Be willing to compromise. If you are asking someone to change their behaviour towards you, consider that you may have to do the same. It takes two to tango, and you may both have to bend a little before you are able to find a happy middle ground.

Being more assertive and dealing with your problems head-on – though a little scary at first – can go far in helping you prevent stressful situations. Know your priorities and then go after your goals and your responsibilities. They are your own, after all.

Time management skills can also prevent a lot of anxiety. If you plan out your tasks, you know what to focus on and when. This simple practice can save you a lot of anxiety.

 

Stress management strategy #3: Adapt to your stress

Reframe the problem. Try to put a positive spin on your situation. Are you stuck in traffic? Or is it a welcome opportunity to sing along to your favourite tunes louder than you do in your shower?

Look at the big picture. Yes, things look bad at the moment, but will it really be that important in the long-run? Will it matter in a month? A year? If you don’t see yourself still feeling as strongly in future, focus your time and energy elsewhere.

Reconsider your standards. There is a good chance that you are being too hard on yourself, after failing to meet an unrealistic, self-imposed standard. It’s time to let go of your perfectionism. You’ll be happier for it.

Focus on positive things. You might have heard this one before, but at the core of this piece of advice is “gratitude”. It’s easier to see things in a better light, when you consider what you are grateful for in a given situation.

 

Stress management strategy #4: Accept what you cannot change

Don’t try to control what is beyond your control. You will never be able to control other people’s thoughts, feelings and actions – that is outside your sphere of responsibility. Rather concentrate on the things you can control such as your own reactions to situations. It might take time to get used to thinking this way, but you are bound to find it incredibly empowering.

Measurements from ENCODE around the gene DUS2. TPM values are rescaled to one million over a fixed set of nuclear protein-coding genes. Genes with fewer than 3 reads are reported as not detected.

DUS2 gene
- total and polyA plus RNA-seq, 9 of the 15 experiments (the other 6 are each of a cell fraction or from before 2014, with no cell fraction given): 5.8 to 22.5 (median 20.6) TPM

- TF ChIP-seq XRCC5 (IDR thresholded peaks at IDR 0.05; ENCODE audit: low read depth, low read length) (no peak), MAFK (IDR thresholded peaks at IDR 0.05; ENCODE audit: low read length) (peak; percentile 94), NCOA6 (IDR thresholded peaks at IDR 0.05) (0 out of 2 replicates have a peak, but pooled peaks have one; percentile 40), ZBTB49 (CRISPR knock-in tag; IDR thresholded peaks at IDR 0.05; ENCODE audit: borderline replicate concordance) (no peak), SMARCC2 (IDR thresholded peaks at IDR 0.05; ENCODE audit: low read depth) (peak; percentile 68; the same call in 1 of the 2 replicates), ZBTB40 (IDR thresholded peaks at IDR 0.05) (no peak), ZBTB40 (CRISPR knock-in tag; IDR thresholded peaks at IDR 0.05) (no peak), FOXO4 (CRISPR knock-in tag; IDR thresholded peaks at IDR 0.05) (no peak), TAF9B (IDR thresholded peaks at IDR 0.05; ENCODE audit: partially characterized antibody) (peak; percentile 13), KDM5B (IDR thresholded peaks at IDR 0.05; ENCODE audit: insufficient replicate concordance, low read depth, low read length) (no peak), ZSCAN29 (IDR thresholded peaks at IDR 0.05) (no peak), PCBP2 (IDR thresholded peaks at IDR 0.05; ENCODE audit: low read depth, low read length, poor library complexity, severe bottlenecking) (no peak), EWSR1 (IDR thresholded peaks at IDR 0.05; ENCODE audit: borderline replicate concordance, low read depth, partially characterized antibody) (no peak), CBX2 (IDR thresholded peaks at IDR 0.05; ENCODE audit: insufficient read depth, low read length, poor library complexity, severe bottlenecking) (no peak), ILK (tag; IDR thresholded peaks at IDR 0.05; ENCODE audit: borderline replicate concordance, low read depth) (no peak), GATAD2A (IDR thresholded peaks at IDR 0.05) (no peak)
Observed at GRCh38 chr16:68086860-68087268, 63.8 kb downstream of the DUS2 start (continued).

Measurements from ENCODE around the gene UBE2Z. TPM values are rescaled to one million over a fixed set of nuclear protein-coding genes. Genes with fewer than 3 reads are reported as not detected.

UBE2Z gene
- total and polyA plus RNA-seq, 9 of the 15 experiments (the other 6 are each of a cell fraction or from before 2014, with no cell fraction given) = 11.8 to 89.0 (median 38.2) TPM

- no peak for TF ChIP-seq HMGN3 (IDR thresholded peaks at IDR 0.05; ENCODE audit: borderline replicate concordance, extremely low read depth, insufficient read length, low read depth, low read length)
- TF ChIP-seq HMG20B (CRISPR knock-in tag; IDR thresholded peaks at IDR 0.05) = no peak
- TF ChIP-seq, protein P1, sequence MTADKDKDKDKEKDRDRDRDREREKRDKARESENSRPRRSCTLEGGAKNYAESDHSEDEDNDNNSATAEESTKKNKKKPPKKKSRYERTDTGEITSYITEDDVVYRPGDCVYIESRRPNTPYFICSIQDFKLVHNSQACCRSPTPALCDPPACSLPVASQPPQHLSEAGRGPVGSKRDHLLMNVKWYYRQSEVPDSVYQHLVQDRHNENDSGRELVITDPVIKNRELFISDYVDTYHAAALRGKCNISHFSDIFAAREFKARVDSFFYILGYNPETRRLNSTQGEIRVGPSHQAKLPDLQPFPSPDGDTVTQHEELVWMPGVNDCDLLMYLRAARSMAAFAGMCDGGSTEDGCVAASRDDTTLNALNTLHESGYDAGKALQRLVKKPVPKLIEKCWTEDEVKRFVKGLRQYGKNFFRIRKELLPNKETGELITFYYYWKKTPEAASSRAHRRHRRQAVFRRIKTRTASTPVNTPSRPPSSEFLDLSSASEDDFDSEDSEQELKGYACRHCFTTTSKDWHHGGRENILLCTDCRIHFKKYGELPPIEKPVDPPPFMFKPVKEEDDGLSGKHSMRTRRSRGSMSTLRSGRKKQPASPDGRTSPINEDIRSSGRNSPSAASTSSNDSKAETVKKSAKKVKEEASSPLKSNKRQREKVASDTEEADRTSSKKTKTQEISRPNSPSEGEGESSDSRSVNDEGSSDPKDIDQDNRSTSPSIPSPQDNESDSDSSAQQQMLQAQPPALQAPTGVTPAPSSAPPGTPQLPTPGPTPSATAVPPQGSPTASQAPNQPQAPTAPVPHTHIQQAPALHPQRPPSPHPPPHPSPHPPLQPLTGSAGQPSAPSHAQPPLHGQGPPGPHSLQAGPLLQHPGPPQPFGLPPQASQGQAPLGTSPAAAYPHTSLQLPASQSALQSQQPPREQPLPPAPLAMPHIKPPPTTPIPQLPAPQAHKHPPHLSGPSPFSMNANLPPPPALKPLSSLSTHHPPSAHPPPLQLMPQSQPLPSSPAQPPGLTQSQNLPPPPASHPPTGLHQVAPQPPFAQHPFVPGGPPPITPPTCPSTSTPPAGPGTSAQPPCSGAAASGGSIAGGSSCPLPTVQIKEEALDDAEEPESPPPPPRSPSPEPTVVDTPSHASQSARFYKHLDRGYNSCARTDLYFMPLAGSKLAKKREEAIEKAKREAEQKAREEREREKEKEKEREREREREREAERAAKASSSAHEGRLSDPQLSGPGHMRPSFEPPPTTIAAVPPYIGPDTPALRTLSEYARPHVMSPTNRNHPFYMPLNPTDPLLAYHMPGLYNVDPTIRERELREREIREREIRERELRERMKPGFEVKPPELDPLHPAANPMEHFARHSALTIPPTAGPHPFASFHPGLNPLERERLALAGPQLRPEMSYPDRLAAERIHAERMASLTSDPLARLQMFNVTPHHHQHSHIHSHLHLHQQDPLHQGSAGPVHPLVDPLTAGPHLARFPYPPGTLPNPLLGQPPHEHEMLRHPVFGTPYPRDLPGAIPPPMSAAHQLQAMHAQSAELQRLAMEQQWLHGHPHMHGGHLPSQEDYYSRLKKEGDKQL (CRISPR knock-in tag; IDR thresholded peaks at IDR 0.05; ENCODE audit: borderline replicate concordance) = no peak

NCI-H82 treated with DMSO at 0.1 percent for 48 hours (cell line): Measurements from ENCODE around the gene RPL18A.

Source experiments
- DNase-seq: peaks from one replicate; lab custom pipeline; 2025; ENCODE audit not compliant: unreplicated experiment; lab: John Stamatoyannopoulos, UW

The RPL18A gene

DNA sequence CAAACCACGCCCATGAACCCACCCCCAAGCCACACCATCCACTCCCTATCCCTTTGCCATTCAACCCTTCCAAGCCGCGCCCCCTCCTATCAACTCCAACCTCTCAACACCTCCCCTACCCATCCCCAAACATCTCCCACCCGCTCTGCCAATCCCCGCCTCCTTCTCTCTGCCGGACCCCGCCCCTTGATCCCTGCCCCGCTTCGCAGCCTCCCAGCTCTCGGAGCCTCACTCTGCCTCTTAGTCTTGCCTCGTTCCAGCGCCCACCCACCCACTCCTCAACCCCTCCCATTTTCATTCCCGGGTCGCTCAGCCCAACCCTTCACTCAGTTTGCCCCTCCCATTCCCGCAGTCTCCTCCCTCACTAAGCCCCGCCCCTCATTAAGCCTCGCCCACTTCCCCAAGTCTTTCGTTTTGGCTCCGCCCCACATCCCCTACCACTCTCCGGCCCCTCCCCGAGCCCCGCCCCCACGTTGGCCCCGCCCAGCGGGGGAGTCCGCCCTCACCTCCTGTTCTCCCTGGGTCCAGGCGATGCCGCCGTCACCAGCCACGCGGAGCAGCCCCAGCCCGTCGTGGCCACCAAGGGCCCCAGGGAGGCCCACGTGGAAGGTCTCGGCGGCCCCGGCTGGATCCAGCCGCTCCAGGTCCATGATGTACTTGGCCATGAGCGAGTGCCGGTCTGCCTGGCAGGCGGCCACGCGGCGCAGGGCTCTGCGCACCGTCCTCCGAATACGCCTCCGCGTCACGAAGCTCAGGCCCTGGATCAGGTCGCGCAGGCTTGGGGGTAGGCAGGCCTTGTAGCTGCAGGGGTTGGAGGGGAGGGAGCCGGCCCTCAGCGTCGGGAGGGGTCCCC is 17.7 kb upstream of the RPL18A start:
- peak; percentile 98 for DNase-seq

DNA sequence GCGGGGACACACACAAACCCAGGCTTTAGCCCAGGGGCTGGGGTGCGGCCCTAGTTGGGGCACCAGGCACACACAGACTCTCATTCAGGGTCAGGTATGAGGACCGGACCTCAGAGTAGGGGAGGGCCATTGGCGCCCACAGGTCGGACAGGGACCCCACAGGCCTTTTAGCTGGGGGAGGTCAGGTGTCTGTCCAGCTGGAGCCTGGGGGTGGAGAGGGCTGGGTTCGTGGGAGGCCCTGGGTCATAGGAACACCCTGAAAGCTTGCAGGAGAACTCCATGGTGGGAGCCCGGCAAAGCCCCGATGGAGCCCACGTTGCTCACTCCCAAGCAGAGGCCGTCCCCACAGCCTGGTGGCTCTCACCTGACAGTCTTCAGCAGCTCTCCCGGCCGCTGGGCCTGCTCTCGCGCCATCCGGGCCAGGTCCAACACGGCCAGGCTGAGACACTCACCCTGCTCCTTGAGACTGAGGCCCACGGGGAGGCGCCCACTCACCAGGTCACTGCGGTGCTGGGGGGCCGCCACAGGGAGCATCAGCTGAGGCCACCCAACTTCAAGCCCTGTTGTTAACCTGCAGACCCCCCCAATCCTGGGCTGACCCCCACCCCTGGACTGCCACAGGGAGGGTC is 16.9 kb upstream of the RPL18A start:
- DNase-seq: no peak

Talk through your feelings either with a trusted friend, a close family member, or a psychologist. Anxiety can easily leave you feeling trapped in your own head. However, a sure-fire way to get out of your brain is to share your feelings with another human. Even if they cannot offer any sanity-saving advice, just talking can be very cathartic.

Learn to forgive – others and yourself. Embrace that we live in an imperfect world and everyone makes mistakes, even you. Unforgiveness (see: grudges) is a waste of energy and your emotional wellbeing. So, let go of your anger and resentments, and move forward feeling lighter and happier.

 

Hopefully, you’ll find ways to apply these stress management techniques in your work and personal life. These are small things that can help you to build a more positive, less anxiety-inducing life overall. You may find plenty of opportunities to practice these techniques in the office. But there are a few other things you can do in your personal time that can help to support these efforts. For one thing, you can take time for fun and relaxation – nurturing yourself in a healthy way. Enjoy the small things like taking a walk, keeping a journal, or savouring a cup of tea.

The final tip for managing and reversing the effects of stress is to adopt healthy lifestyle habits like regular exercise; a healthy diet; reducing caffeine and sugar; avoiding alcohol, cigarettes, and drugs; and getting enough sleep. Not only will this help you reduce your stress overall, but it will also save you on your health insurance in the long-run